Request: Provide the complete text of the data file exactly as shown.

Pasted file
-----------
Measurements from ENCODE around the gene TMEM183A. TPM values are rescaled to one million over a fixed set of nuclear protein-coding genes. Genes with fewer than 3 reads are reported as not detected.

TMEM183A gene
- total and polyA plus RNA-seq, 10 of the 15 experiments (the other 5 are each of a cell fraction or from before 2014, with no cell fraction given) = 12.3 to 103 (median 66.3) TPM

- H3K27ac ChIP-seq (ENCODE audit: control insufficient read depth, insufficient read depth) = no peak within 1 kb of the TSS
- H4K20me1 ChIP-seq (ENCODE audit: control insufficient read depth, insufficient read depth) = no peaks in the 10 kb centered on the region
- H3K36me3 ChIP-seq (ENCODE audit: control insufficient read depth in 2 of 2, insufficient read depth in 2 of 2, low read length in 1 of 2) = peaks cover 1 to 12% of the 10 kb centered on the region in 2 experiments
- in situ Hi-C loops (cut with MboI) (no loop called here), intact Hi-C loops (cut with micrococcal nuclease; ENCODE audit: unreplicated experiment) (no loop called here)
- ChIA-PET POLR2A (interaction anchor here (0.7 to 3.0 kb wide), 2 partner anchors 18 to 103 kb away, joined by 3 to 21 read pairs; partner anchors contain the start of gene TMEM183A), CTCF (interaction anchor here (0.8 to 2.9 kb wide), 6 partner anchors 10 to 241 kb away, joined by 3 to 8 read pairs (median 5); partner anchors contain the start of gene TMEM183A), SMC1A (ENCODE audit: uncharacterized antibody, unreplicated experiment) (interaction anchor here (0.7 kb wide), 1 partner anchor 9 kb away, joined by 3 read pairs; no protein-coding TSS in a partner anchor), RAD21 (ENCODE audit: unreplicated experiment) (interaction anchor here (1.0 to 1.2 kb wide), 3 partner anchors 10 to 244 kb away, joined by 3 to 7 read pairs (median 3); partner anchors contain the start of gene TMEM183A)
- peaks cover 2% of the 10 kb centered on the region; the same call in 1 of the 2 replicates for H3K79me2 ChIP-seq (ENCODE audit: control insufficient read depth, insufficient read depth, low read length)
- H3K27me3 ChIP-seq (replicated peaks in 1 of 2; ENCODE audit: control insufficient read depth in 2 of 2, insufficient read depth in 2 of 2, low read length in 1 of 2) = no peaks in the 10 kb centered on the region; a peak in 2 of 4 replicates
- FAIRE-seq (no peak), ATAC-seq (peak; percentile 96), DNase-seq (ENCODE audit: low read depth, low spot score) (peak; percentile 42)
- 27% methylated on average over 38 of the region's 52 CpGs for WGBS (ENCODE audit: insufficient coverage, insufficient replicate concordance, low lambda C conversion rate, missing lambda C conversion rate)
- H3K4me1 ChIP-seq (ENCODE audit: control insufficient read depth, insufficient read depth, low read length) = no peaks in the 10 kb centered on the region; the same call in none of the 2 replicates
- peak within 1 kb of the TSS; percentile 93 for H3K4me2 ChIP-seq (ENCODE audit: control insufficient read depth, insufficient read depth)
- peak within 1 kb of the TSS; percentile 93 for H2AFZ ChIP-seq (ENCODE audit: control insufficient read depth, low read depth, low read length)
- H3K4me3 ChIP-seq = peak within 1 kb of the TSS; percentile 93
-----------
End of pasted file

Measurements from ENCODE around the gene TMEM183A. TPM values are rescaled to one million over a fixed set of nuclear protein-coding genes. Genes with fewer than 3 reads are reported as not detected.

TMEM183A gene
- total and polyA plus RNA-seq, 10 of the 15 experiments (the other 5 are each of a cell fraction or from before 2014, with no cell fraction given) = 12.3 to 103 (median 66.3) TPM

- H3K27ac ChIP-seq (ENCODE audit: control insufficient read depth, insufficient read depth) = no peak within 1 kb of the TSS
- H4K20me1 ChIP-seq (ENCODE audit: control insufficient read depth, insufficient read depth) = no peaks in the 10 kb centered on the region
- H3K36me3 ChIP-seq (ENCODE audit: control insufficient read depth in 2 of 2, insufficient read depth in 2 of 2, low read length in 1 of 2) = peaks cover 1 to 12% of the 10 kb centered on the region in 2 experiments
- in situ Hi-C loops (cut with MboI) (no loop called here), intact Hi-C loops (cut with micrococcal nuclease; ENCODE audit: unreplicated experiment) (no loop called here)
- ChIA-PET POLR2A (interaction anchor here (0.7 to 3.0 kb wide), 2 partner anchors 18 to 103 kb away, joined by 3 to 21 read pairs; partner anchors contain the start of gene TMEM183A), CTCF (interaction anchor here (0.8 to 2.9 kb wide), 6 partner anchors 10 to 241 kb away, joined by 3 to 8 read pairs (median 5); partner anchors contain the start of gene TMEM183A), SMC1A (ENCODE audit: uncharacterized antibody, unreplicated experiment) (interaction anchor here (0.7 kb wide), 1 partner anchor 9 kb away, joined by 3 read pairs; no protein-coding TSS in a partner anchor), RAD21 (ENCODE audit: unreplicated experiment) (interaction anchor here (1.0 to 1.2 kb wide), 3 partner anchors 10 to 244 kb away, joined by 3 to 7 read pairs (median 3); partner anchors contain the start of gene TMEM183A)
- peaks cover 2% of the 10 kb centered on the region; the same call in 1 of the 2 replicates for H3K79me2 ChIP-seq (ENCODE audit: control insufficient read depth, insufficient read depth, low read length)
- H3K27me3 ChIP-seq (replicated peaks in 1 of 2; ENCODE audit: control insufficient read depth in 2 of 2, insufficient read depth in 2 of 2, low read length in 1 of 2) = no peaks in the 10 kb centered on the region; a peak in 2 of 4 replicates
- FAIRE-seq (no peak), ATAC-seq (peak; percentile 96), DNase-seq (ENCODE audit: low read depth, low spot score) (peak; percentile 42)
- 27% methylated on average over 38 of the region's 52 CpGs for WGBS (ENCODE audit: insufficient coverage, insufficient replicate concordance, low lambda C conversion rate, missing lambda C conversion rate)
- H3K4me1 ChIP-seq (ENCODE audit: control insufficient read depth, insufficient read depth, low read length) = no peaks in the 10 kb centered on the region; the same call in none of the 2 replicates
- peak within 1 kb of the TSS; percentile 93 for H3K4me2 ChIP-seq (ENCODE audit: control insufficient read depth, insufficient read depth)
- peak within 1 kb of the TSS; percentile 93 for H2AFZ ChIP-seq (ENCODE audit: control insufficient read depth, low read depth, low read length)
- H3K4me3 ChIP-seq = peak within 1 kb of the TSS; percentile 93